Point 2: The Record Should Have Been, Like, 765, But ...
So, but, OK, Sutton has the ball. Then Sutton takes the ball home, and the ball is gone, and nobody knows where the ball is. In the confusion of the second ball -- the batting practice ball Sutton dropped and another fan picked up -- Major League Baseball didn't authenticate No. 762, and eventually Sutton took a lie detector test to prove he had the real thing. Which is odd because MLB, to combat fraud, had a practice of putting specially marked balls into play when a ball might end up being worth a million bucks so that there would be no confusion about which ball was the ball.

They didn't this time. A few months after the homer, Zack Hample wrote about the mystery of 762's owner:

So why wasn't Bonds' 762nd home run ball marked?

MLB declined to comment, but according to various reports, it stopped marking the balls shortly after the record-breaker and planned to resume during the final two weeks of the season. MLB had taken a similar gamble in 1998, and it paid off because McGwire kept adding to his record on a seemingly daily basis.

Basically: There was very little chance that Bonds was going to stop hitting home runs on Sept. 5. Home run No. 762 was going to be no more significant than No. 758 or 761.

At that point, Bonds had homered every 16 plate appearances for the season and had played in 84 percent of the Giants' games. With 22 games remaining on the schedule (plus the rest of the current game), he'd likely bat about 75 more times. The chances of Bonds going homerless in 75 consecutive plate appearances were a tick less than one in a hundred.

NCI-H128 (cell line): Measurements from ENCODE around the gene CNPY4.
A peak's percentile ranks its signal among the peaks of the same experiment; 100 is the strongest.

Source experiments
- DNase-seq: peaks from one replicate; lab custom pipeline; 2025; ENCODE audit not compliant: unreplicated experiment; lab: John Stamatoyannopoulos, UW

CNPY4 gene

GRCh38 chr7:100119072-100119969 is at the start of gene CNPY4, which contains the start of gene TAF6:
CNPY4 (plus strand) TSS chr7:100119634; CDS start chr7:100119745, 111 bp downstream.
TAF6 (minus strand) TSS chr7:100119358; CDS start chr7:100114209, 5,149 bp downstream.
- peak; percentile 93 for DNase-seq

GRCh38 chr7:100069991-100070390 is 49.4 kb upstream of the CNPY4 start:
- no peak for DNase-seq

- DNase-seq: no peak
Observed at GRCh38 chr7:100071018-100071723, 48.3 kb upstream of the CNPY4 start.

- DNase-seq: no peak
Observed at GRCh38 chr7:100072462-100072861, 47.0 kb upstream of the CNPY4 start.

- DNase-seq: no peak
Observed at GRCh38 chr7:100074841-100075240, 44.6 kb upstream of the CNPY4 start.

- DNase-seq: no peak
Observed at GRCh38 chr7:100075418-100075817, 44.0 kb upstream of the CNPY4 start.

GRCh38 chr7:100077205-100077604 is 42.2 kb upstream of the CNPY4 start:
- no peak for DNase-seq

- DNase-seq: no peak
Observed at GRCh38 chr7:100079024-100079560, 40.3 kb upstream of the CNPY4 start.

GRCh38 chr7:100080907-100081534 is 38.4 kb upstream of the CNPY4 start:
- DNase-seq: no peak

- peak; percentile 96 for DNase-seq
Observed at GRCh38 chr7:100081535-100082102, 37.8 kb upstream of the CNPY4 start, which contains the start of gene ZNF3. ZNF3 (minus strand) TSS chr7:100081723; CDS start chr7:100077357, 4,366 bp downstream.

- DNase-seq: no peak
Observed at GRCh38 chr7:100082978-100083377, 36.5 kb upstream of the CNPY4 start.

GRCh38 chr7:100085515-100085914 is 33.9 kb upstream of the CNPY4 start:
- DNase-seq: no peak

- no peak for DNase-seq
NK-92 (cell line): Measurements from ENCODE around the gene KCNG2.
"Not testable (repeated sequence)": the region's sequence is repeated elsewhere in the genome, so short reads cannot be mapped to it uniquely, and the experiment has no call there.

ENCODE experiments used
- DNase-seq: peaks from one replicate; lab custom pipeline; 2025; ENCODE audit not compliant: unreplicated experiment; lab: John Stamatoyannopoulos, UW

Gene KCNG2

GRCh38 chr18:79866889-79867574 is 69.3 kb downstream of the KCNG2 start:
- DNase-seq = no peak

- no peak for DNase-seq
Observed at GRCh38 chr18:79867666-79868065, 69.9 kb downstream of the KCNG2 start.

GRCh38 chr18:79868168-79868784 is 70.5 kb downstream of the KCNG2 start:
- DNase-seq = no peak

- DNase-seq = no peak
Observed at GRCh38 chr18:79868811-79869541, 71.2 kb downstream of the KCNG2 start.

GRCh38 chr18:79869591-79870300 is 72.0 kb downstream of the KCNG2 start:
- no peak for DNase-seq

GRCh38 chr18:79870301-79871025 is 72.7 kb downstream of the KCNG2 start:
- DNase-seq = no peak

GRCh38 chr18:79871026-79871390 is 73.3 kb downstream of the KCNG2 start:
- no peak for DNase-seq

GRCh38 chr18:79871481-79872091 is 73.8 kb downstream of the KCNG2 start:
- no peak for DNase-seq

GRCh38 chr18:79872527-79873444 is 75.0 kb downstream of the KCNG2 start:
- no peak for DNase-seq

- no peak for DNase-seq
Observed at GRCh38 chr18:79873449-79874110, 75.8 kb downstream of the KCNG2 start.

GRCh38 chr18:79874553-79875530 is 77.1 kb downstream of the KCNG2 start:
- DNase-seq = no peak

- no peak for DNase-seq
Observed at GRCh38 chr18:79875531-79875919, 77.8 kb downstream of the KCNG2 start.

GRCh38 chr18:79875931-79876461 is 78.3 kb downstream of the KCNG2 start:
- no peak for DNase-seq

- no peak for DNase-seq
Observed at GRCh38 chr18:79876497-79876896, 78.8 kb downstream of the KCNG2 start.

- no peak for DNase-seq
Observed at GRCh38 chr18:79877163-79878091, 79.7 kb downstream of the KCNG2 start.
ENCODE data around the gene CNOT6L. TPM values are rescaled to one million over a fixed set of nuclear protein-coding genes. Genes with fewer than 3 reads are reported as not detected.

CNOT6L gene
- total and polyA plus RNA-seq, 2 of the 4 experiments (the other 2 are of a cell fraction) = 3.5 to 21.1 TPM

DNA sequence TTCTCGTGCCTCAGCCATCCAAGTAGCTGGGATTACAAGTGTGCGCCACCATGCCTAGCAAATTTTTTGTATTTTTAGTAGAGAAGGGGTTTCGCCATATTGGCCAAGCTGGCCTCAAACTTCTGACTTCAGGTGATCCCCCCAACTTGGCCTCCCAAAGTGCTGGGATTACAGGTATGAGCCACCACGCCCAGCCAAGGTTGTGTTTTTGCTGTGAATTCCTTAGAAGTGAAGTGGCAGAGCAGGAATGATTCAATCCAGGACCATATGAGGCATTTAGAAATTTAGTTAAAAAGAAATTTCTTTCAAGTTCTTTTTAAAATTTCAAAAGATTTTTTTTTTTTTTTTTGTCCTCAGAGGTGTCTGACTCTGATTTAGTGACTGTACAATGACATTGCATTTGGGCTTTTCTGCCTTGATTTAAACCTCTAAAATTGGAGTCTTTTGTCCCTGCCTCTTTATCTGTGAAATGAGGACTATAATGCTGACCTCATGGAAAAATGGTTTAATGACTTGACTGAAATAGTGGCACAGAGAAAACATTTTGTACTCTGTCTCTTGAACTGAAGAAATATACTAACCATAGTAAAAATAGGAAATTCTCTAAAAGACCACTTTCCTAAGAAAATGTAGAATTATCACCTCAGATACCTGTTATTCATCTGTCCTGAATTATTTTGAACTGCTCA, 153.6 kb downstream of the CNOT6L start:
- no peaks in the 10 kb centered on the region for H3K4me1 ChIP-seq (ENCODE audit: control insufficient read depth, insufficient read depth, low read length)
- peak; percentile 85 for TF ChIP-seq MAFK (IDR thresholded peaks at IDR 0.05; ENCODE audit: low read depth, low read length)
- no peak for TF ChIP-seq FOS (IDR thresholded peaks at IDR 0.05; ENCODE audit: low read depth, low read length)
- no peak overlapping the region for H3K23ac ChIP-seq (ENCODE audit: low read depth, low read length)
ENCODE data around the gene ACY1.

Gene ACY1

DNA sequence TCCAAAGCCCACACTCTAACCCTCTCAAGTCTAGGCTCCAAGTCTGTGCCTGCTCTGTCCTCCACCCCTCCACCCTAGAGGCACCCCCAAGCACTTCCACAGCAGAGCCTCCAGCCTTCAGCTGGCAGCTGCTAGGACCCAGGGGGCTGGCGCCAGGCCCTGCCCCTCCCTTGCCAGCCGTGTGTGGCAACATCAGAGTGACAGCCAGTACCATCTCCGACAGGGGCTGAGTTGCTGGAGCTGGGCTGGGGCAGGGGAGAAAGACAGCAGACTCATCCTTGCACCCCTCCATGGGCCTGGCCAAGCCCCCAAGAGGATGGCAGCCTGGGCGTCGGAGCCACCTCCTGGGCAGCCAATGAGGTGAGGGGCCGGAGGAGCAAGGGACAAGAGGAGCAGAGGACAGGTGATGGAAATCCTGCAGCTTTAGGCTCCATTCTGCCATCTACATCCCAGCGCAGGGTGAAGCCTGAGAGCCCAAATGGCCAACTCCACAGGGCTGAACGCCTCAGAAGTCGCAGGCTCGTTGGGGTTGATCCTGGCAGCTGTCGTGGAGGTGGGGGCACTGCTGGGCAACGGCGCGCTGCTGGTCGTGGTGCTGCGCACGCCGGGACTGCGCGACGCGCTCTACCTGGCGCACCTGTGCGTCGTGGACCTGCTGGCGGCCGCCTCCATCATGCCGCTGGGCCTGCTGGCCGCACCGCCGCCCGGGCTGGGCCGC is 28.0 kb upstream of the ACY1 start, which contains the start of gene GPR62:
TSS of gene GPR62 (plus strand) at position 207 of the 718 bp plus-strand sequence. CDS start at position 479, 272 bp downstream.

But then, after 24 homerless plate appearances, came this weird play:

Adrian Gonzalez accounted for the hit, sending a deep drive to the wall in left field that Bonds attempted to catch. A fan appeared to reach over with his glove and interfere with Bonds, who came down hard on his right leg and tumbled into a barrel roll.

Bonds went for X-rays, which were negative, and wasn't available to speak with reporters. He told [Giants pitcher Matt] Cain that the ball was in his glove. "He felt someone knocked it out of there," Cain said.

Initially, the toe injury he suffered on the play was going to keep him out only two or three games, but Bonds ended up sitting out the next 10 days. He played only one more game: the final home game of the season. After two groundouts, he faced Jake Peavy in the sixth inning, trailing by seven runs. Peavy, whose average fastball was 92.5 mph that year, threw one that flashed 90 on the scoreboard, dead center and at the belt. Bonds hit a towering fly ball to the warning track in right-center field -- Giants broadcaster Duane Kuiper briefly broke into his home run call -- but it was just short.

Peavy joined the Giants seven years later. "I did the same thing with Todd Helton last year," he said when asked about the grooved pitch. Helton, against Peavy, homered in his final home game. Bonds came just short.

Point 3: The Record Should Have Been No Fewer Than 783, But ...
So then Sutton took the ball home and tossed it into his closet. Unbelievably, he kept rooting for Bonds to hit another home run. Wrote Hample, "He knew that another home run would greatly reduce the value of his ball but says he never rooted against Bonds. 'I thought it would be cool if he could keep adding to his record, but he never did, and that's when I was like, "Damn."'" That's when Sutton put the ball in a safe deposit box.